Konami delays its TurboGrafx-16 mini revival because of the coronavirus

We're witnessing the real-time effect of the deadly virus on the global economy, especially the tech sector.


Last year in July, when the coronavirus hadn't effectively disrupted the world yet, Konami announced that it would launch a miniature retro revival of the TurboGrafx-16 console in March 2020. It was supposed to include 50 game titles, similar to Nintendo NES Classic Edition and Sega Genesis Mini revivals.

Well, that just got indefinitely delayed thanks to the coronavirus outbreak, the company announced on Friday. Diehard fans will have to wait for the PC Engine/Core Grafx/TurboGrafx-16 Mini. Hey, it gives them time to remember the name of which version they bought!

Delayed until further notice — "We thank you for your continual support towards our products and services," the company officially stated on Twitter. "Regarding the PC Engine Core Grafx mini console and its peripheral accessories, the manufacturing and shipping facilities in China have encountered an unavoidable suspension due to the current Coronavirus (COVID-19) outbreak. As a result, the delivery of all PC Engine Core Grafx mini products, which was scheduled for March 19th, 2020, will be delayed until further notice."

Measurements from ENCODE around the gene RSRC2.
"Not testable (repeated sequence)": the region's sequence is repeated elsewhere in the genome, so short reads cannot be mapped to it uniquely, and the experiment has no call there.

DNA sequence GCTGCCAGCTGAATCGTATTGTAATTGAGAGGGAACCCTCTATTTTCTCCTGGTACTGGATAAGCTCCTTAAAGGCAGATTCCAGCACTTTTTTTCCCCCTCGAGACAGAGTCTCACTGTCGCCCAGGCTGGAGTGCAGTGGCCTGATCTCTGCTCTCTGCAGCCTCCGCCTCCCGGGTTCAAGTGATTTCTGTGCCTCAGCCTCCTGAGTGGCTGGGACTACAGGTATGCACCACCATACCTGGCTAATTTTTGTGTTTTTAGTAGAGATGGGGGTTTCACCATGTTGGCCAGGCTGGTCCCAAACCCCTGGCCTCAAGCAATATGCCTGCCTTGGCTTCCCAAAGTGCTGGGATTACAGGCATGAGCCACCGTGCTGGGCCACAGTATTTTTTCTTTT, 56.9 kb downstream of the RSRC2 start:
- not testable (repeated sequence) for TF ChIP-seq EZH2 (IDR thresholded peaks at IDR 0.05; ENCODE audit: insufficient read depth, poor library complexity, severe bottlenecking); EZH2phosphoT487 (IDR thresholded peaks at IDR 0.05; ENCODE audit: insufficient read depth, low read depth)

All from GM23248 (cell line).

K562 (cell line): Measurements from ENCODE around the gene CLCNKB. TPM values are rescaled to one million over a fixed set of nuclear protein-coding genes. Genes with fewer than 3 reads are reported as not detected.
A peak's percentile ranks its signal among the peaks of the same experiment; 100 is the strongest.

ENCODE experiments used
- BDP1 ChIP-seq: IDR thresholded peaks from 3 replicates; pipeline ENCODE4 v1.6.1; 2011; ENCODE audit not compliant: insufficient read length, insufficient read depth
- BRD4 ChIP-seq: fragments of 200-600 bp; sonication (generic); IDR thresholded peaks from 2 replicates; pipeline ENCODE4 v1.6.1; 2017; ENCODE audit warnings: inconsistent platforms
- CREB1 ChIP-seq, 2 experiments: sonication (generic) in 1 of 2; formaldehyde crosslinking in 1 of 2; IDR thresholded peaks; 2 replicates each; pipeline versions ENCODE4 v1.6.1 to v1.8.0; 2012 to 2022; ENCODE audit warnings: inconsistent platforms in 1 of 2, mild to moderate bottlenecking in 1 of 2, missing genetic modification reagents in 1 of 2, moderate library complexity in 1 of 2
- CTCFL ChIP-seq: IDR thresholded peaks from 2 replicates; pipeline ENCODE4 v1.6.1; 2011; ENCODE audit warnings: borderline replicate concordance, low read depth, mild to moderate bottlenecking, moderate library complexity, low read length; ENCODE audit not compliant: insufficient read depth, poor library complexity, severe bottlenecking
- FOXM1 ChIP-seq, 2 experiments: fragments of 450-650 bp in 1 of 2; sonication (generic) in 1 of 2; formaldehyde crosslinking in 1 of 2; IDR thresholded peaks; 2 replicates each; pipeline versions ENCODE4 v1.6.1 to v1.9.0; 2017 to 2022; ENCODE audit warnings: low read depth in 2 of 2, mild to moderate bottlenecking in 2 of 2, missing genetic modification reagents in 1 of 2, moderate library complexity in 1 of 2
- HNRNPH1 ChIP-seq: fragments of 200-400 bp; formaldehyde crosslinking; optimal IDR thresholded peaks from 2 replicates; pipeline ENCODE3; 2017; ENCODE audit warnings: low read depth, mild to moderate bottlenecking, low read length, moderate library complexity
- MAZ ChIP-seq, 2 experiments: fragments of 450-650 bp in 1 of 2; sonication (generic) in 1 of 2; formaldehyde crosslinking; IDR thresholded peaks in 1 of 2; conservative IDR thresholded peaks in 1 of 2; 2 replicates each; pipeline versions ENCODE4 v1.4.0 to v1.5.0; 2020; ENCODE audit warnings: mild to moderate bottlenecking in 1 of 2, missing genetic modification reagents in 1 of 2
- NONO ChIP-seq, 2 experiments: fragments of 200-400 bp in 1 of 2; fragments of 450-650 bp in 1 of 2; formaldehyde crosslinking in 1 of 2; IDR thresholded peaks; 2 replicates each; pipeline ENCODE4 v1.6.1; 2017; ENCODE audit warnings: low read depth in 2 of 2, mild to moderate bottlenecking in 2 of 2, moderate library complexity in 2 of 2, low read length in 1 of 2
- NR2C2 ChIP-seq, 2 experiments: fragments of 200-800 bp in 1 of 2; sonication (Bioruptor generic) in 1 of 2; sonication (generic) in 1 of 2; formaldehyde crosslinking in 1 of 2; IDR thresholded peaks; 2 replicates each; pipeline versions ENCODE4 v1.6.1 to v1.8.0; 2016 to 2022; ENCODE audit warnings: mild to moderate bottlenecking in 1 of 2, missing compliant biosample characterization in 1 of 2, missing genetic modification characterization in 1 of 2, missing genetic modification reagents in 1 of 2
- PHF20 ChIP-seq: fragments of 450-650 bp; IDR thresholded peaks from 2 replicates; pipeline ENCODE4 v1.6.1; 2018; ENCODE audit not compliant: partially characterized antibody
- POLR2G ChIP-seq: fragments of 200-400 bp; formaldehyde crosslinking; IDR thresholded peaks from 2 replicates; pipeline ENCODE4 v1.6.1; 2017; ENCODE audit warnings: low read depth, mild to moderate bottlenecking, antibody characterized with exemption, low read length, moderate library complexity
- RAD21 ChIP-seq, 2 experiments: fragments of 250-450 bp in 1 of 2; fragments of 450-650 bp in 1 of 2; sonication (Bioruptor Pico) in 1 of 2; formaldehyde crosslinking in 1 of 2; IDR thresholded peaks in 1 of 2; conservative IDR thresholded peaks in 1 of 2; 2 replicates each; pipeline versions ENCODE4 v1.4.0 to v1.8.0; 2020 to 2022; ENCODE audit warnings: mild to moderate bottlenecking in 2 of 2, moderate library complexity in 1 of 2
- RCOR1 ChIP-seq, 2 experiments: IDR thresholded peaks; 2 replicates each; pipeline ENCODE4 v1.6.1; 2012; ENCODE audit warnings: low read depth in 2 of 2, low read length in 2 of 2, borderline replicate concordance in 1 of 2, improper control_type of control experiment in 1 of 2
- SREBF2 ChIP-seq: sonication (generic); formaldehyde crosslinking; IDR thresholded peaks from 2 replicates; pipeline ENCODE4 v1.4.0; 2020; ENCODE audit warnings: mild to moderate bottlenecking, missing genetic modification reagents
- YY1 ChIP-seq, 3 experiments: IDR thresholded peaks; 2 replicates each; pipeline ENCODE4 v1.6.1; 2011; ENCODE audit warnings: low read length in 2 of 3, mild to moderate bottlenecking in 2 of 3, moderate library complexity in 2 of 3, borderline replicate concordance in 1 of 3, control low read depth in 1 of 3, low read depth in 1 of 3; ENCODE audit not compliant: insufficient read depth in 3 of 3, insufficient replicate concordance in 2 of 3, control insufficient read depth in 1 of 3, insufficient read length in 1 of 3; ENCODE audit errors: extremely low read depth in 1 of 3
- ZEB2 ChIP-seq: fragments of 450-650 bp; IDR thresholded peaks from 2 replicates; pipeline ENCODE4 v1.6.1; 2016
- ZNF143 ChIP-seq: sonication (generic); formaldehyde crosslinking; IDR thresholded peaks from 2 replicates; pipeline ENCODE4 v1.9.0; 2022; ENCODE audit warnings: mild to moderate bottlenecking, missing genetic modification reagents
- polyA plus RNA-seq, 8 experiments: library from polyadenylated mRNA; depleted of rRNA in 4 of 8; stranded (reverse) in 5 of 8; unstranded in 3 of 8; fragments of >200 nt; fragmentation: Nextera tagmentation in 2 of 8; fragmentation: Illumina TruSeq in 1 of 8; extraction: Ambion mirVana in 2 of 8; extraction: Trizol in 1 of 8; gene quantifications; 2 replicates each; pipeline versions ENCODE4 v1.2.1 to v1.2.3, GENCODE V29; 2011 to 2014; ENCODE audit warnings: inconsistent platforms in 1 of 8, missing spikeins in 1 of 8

"We deeply apologize to our customers for the significant inconvenience, and we humbly ask for your understanding and patience while we keep our close attention on the situation," the company added.

Coronavirus hits the global economy — Konami isn't alone in battling COVID-19's impact on its manufacturing business. Companies like Fiat Chrysler Automobiles, Airbus, General Motors, and Toyota have slowed their production lines over the outbreak. In February, Apple — which heavily relies on Chinese labor for its products — announced that it was cutting down on sales for this quarter as the deadly virus gripped the sector. In an unmistakably pessimistic note, the tech giant added that the virus had affected the overall chain of demand and supply, as both were tanking. Beyond the tech sector, the airlines industry is expected to face a $113 billion hit if the virus isn't contained. As much as we all miss Bonk, an indefinitely delayed retro console revival is just one small part of the global crisis.